It can actually really respond to people that are in it, devices that are in it, conditions that exist. I've reviewed entire drone systems that can climb up the walls of a building if the building deploys them. I've reviewed cleaning drones. We've all seen the Roomba, and the ability of robotic drones to clean floors, but what happens when you connect that with an IoT sensor array, and then connect it to a smart building? In our buildings here at JBKnowledge we have several buildings that house all of our people.
We don't use a single commercial building management system. We use off the shelf, retail, consumer grade IoT devices to manage the comfort systems, the lighting, the electricity usage, and much more in our facilities. So you're really seeing, right, the consumerization, this, this consumer technology come in to a commercial space, and take over long standing areas like low voltage wiring, and building management systems. It's going to fundamentally disrupt many of the specialty sub contractor trades in construction.
Because in our buildings we don't need all that low voltage wiring running everywhere. It's all wireless. It's all peer to peer. It's all using IoT devices. And even best of all, I can buy it Amazon or Best Buy. So IoT can really help us in the management of building operation, facility management, but it can also help us during the building process, 'cause we can actually embed IoT devices, like the Netatmo Weather Sensor. The Netatmo Weather Sensor actually allows us to remotely monitor noise, and light, and carbon dioxide levels, many of which are really important to monitor on active job sites, because of regulations, both state, county, federal, local regulations that exist.
So you can use the same IoT devices to monitor your building process that you also use to manage the building when you're done, which would in my mind, stand to reason that you would want to have a IoT strategy wrapped around a building project before you start. Work with the owner. Say, look, what IoT devices would you like built into the building? 'Cause we're going to put it in from the beginning of the construction project. It allows us to monitor everything during the process, and then allows you to operate the building when we're done.
Lastly, even the power tool makers are getting into the IoT game. In both my hands here I have two of the more advanced IoT devices in the power tool industry, Milwaukee One Key, and Dewalt's power tool line, that allows them to both be remotely connected to the Internet. Control the power tools, control the speed, the torque, the RPM, find out where the power tool is, remotely disable it if you're not there. We have a epidemic problem in the construction business of losing power tools and losing batteries, and that problem can be solved.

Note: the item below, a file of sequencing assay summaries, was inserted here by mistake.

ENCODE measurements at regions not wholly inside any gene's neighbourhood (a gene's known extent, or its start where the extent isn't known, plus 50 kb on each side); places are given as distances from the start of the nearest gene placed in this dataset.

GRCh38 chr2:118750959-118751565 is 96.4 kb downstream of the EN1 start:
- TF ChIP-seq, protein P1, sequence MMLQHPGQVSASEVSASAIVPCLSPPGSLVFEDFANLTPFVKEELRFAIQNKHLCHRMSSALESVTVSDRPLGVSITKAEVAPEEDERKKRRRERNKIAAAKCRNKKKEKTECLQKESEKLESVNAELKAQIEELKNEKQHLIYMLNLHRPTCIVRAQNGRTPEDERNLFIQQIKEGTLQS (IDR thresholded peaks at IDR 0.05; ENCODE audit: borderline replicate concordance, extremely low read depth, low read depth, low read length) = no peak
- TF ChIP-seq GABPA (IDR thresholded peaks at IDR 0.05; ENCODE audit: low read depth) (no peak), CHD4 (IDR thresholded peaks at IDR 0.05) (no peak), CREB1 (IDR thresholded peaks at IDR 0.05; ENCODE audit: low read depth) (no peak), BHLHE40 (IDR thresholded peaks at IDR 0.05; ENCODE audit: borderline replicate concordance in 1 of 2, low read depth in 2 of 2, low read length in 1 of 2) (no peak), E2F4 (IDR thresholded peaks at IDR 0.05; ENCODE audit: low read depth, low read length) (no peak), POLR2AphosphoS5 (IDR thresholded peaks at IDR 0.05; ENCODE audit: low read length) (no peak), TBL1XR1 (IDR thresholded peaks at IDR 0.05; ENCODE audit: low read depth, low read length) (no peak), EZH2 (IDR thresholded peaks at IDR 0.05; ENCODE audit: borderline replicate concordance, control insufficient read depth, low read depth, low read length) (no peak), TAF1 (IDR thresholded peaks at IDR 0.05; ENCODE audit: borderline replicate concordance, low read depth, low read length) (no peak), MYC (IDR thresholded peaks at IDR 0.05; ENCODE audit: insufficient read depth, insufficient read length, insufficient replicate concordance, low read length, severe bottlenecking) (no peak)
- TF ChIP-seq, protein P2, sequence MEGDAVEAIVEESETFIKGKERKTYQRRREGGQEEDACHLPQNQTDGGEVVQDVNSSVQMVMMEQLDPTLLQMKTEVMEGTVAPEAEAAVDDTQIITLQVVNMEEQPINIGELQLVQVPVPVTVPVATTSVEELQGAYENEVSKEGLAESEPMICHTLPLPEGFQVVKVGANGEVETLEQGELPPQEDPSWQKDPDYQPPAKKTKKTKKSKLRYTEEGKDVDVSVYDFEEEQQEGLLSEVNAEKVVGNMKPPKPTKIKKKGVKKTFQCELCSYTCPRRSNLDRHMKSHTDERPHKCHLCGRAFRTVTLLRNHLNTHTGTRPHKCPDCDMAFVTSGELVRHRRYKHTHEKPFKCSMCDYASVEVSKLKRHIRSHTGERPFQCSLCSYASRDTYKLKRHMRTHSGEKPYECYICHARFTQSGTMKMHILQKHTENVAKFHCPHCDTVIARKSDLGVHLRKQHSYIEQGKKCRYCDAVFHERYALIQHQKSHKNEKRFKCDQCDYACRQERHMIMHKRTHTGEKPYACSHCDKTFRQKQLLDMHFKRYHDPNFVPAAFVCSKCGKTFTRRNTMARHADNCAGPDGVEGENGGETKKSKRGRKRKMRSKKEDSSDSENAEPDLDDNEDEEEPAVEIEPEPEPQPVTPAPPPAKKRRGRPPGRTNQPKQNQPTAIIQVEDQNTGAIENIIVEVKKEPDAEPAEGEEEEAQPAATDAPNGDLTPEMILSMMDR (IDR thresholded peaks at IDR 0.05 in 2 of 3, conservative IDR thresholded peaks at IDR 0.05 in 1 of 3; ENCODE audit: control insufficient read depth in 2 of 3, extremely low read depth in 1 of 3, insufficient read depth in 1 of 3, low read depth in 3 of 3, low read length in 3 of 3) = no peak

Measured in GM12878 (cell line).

So you can see, not only are we going to solve lots of little problems which are really important. We're going to solve some really big ones too. Passive load, for example, which makes up a big part of electric utilization. North of 30% of electric utilization in building is due to passive loads, devices that are plugged in that aren't running. We can use smart plugs and IoT plugs to disable those plugs and drop energy utilization by 20 to 30% in building. By changing the plugs when you replace your thermostat with a smart thermostat that's an IoT device, it can detect if people are in the building, and dramatically reduce the energy utilization from cooling.
So there are broad reaching implications of IoT, not the least of which for you, especially sub contractors, can be the transformation of entire specialty sub trades into completely different business lines. Now we're going to hop in and actually look at a couple of different live demos of how these devices work.
Follow James Benham—the CEO of JBKnowledge, Inc.—as he explains how construction science and computer science are merging into one joint field of study. James shares essential terms that you need to know to speak intelligently about topics like the cloud and machine learning. Plus, he dives into topics like the Internet of Things, the evolution of drones, and 3D printing. To wrap up the course, he covers IT budgets, staffing, and investing in research and development.
- Learning about the origins of construction technology
- Reviewing essential construction tech terms
- Understanding the Internet of Things
- Reviewing the evolution of drones
- Learning about the 3D printing process
- Investing in IT
- Investing in research and development